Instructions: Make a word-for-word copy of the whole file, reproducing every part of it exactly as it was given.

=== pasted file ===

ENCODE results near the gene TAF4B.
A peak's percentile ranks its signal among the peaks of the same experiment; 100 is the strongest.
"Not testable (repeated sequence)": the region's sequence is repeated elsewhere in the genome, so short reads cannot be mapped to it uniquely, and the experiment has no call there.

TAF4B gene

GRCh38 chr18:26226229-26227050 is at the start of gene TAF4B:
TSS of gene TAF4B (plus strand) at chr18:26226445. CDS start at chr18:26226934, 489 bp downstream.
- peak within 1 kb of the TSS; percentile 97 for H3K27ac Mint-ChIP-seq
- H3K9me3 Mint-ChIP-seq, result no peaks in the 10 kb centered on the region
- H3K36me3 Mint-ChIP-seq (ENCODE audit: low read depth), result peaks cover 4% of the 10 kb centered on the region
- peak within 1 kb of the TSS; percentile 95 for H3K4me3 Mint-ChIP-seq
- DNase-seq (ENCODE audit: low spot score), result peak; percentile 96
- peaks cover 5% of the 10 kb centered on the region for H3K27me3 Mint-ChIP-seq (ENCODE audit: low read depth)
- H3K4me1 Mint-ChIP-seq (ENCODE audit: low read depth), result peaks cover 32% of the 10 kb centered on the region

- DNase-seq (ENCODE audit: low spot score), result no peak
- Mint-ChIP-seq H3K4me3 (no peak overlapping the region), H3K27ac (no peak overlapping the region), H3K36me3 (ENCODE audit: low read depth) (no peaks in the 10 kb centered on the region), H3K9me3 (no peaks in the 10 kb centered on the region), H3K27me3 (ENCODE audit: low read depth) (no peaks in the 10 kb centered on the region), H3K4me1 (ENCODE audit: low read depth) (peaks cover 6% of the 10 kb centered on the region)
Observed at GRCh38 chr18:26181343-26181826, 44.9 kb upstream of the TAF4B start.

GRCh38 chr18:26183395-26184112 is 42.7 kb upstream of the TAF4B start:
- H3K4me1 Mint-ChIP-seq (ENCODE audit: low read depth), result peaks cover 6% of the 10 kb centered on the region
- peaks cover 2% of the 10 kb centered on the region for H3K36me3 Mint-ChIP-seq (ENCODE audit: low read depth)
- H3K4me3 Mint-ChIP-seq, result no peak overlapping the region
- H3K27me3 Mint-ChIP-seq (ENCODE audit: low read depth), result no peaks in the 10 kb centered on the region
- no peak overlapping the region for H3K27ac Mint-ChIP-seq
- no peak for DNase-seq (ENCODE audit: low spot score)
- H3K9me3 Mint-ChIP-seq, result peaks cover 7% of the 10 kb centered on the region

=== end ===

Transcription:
ENCODE results near the gene TAF4B.
A peak's percentile ranks its signal among the peaks of the same experiment; 100 is the strongest.
"Not testable (repeated sequence)": the region's sequence is repeated elsewhere in the genome, so short reads cannot be mapped to it uniquely, and the experiment has no call there.

TAF4B gene

GRCh38 chr18:26226229-26227050 is at the start of gene TAF4B:
TSS of gene TAF4B (plus strand) at chr18:26226445. CDS start at chr18:26226934, 489 bp downstream.
- peak within 1 kb of the TSS; percentile 97 for H3K27ac Mint-ChIP-seq
- H3K9me3 Mint-ChIP-seq, result no peaks in the 10 kb centered on the region
- H3K36me3 Mint-ChIP-seq (ENCODE audit: low read depth), result peaks cover 4% of the 10 kb centered on the region
- peak within 1 kb of the TSS; percentile 95 for H3K4me3 Mint-ChIP-seq
- DNase-seq (ENCODE audit: low spot score), result peak; percentile 96
- peaks cover 5% of the 10 kb centered on the region for H3K27me3 Mint-ChIP-seq (ENCODE audit: low read depth)
- H3K4me1 Mint-ChIP-seq (ENCODE audit: low read depth), result peaks cover 32% of the 10 kb centered on the region

- DNase-seq (ENCODE audit: low spot score), result no peak
- Mint-ChIP-seq H3K4me3 (no peak overlapping the region), H3K27ac (no peak overlapping the region), H3K36me3 (ENCODE audit: low read depth) (no peaks in the 10 kb centered on the region), H3K9me3 (no peaks in the 10 kb centered on the region), H3K27me3 (ENCODE audit: low read depth) (no peaks in the 10 kb centered on the region), H3K4me1 (ENCODE audit: low read depth) (peaks cover 6% of the 10 kb centered on the region)
Observed at GRCh38 chr18:26181343-26181826, 44.9 kb upstream of the TAF4B start.

GRCh38 chr18:26183395-26184112 is 42.7 kb upstream of the TAF4B start:
- H3K4me1 Mint-ChIP-seq (ENCODE audit: low read depth), result peaks cover 6% of the 10 kb centered on the region
- peaks cover 2% of the 10 kb centered on the region for H3K36me3 Mint-ChIP-seq (ENCODE audit: low read depth)
- H3K4me3 Mint-ChIP-seq, result no peak overlapping the region
- H3K27me3 Mint-ChIP-seq (ENCODE audit: low read depth), result no peaks in the 10 kb centered on the region
- no peak overlapping the region for H3K27ac Mint-ChIP-seq
- no peak for DNase-seq (ENCODE audit: low spot score)
- H3K9me3 Mint-ChIP-seq, result peaks cover 7% of the 10 kb centered on the region